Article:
Welcome to my blog, where I take pleasure in words and pictures, be they my own or those of others. I'm a creative individual, and the crafty side I explore on my 'other blog', Picking Up The Threads, which I hope you'll visit too. I'm sure you understand that I have sole copyright of my original work and any of my contributions, so please ask if you want to use them. A polite request is rarely refused. So, as they used to say on the BBC's 'Listen With Mother' radio programme, many years ago: "Are you sitting comfortably? Then we'll begin."
Friday, 26 September 2014
Turbans and Towels
This week’s Sepia Saturday photo prompt gave plenty of scope to themers. I had it in mind to go with the motorbike angle but as I started skimming my digital albums, I found the towel ’n turban idea more appealing. The photo features a 1944 Canadian photograph of a motorcycle courier and two servicewomen. One of the women has clearly been caught out, either en route to the showers or in the middle of some domestic chore, as she still has her towel draped over her arm and has tidied her hair into a turban.
This headwear became very popular during the War years due to rationing. Women learned to be creative with the scarves already in their wardrobe, whilst subsequently discovering that the scarves thus utilised, kept their hair clean whilst carrying out the Spring Cleaning, or hid the errant locks on ‘bad hair days’.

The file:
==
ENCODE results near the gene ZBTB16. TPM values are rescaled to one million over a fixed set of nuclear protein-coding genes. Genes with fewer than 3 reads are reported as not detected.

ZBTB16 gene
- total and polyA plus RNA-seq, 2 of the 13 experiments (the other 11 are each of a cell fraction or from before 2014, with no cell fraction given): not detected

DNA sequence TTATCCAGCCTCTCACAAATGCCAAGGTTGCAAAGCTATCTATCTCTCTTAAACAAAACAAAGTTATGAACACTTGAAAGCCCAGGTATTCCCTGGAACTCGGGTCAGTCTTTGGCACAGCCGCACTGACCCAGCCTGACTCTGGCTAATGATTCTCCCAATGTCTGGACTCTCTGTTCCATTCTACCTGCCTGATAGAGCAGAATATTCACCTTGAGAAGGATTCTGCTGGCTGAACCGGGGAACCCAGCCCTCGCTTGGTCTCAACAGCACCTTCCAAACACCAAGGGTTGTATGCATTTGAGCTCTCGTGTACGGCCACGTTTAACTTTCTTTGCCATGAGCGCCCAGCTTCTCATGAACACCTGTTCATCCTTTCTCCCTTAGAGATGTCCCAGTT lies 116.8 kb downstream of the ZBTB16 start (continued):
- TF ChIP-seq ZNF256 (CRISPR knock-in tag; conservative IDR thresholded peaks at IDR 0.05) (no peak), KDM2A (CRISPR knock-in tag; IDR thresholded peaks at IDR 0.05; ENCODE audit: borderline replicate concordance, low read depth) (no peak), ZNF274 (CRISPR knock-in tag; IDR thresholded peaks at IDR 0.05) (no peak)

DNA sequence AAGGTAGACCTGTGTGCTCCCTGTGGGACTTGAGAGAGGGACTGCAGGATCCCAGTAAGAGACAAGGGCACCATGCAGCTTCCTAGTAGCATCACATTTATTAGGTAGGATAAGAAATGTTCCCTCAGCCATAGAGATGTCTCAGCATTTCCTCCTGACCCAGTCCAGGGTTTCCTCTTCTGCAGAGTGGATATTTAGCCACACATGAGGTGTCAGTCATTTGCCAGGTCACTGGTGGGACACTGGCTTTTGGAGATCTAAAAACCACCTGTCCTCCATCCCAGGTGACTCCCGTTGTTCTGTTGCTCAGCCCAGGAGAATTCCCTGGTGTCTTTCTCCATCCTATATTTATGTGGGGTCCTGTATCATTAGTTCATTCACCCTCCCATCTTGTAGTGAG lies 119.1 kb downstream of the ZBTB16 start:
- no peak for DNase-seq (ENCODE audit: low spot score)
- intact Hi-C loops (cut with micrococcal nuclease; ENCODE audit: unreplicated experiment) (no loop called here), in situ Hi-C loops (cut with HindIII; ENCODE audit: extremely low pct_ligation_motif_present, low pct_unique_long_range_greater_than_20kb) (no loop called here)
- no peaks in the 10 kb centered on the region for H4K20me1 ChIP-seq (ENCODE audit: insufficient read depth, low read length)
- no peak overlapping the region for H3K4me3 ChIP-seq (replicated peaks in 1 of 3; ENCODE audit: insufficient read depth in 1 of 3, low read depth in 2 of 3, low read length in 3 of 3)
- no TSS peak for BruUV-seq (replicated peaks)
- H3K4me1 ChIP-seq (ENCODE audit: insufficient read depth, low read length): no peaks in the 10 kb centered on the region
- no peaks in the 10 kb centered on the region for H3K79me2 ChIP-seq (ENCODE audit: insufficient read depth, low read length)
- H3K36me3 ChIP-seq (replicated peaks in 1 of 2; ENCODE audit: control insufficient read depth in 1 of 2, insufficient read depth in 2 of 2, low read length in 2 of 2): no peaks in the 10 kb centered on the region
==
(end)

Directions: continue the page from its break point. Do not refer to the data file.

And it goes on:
In this c1955 picnic picture, my brother is neither doing the cleaning, nor in need of a shampoo and set. It was a warm day, so perhaps he was using the towel as a makeshift sunhat. More likely however, is that he was clowning around for the camera. Mum, in mid-sandwich and I, concentrating on my drink, were oblivious of course.
Clearly there’s something about a towel and warm weather which brings out the inner child. In this next photograph from c1968, my friend’s father has adapted his towels as both turban and cape. I remember the dialogue well, as I wrote it in my teenage photo album, He was offering to sell us carpets or naughty postcards. We girls were in hysterics and I can’t show the rest of the picture as my friend is convulsed with laughter just as she takes a bite from her barbecued sausage; not a pretty sight. These days that kind of portrayal would be seen as only worthy of an end-of-the-pier show or pantomime, and would probably be deemed racist. In the 60s this kind of fare was served up on British television on a daily basis and passed for humour.
No racism intended in the next two photographs of my son, aged just eight years. This is just a little boy dressing up and hoping to win a fancy dress competition at the Primary School, Coningsby in July 1987. I’ve no idea who won, perhaps it was Rupert Bear standing next to him in the second shot.
The 1942 British Pathé video below shows us exactly how to make a turban from whatever we have hanging about in our wardrobe. Whatever you don’t forget to stick a bunch of flowers in there too, or use two scarves at once if you want to be a ‘natty little pussy cat’! Weave a feather in or make a ‘sort of beehive’ tipped over at a tricky angle! Be aware when viewing this short film that it ends abruptly and what follows is a shocking clip from another film which would definitely be non-PC .
Grab your towel and see what other contributors have made of this week’s prompt.